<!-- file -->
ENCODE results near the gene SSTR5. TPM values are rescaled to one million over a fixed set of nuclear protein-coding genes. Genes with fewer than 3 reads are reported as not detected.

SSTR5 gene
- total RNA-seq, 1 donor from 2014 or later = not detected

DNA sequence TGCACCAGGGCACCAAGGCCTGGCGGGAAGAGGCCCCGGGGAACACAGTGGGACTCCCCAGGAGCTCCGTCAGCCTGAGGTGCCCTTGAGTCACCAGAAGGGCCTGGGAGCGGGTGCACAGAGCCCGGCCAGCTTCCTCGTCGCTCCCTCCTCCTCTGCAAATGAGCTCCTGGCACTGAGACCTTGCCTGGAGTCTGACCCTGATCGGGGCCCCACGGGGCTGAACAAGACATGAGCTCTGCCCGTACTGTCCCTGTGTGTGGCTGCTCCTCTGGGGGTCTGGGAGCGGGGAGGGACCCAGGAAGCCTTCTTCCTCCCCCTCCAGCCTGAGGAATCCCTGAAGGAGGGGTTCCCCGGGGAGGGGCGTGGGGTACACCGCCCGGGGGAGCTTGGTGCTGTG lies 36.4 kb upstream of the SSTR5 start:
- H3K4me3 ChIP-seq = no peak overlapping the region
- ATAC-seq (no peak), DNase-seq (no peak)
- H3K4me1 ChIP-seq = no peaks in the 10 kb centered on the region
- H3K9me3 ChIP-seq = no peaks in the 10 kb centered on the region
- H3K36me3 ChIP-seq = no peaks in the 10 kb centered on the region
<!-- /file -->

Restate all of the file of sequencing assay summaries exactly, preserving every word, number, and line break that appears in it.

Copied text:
ENCODE results near the gene SSTR5. TPM values are rescaled to one million over a fixed set of nuclear protein-coding genes. Genes with fewer than 3 reads are reported as not detected.

SSTR5 gene
- total RNA-seq, 1 donor from 2014 or later = not detected

DNA sequence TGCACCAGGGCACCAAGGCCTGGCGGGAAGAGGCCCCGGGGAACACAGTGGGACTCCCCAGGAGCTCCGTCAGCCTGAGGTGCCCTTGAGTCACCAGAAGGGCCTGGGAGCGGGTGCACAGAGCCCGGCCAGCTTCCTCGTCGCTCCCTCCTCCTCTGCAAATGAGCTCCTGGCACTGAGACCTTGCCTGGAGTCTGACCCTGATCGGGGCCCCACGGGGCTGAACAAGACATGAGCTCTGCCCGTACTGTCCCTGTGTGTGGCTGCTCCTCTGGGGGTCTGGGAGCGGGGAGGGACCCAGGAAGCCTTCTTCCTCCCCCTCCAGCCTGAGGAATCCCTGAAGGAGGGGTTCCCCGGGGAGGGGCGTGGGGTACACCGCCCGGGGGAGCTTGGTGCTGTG lies 36.4 kb upstream of the SSTR5 start:
- H3K4me3 ChIP-seq = no peak overlapping the region
- ATAC-seq (no peak), DNase-seq (no peak)
- H3K4me1 ChIP-seq = no peaks in the 10 kb centered on the region
- H3K9me3 ChIP-seq = no peaks in the 10 kb centered on the region
- H3K36me3 ChIP-seq = no peaks in the 10 kb centered on the region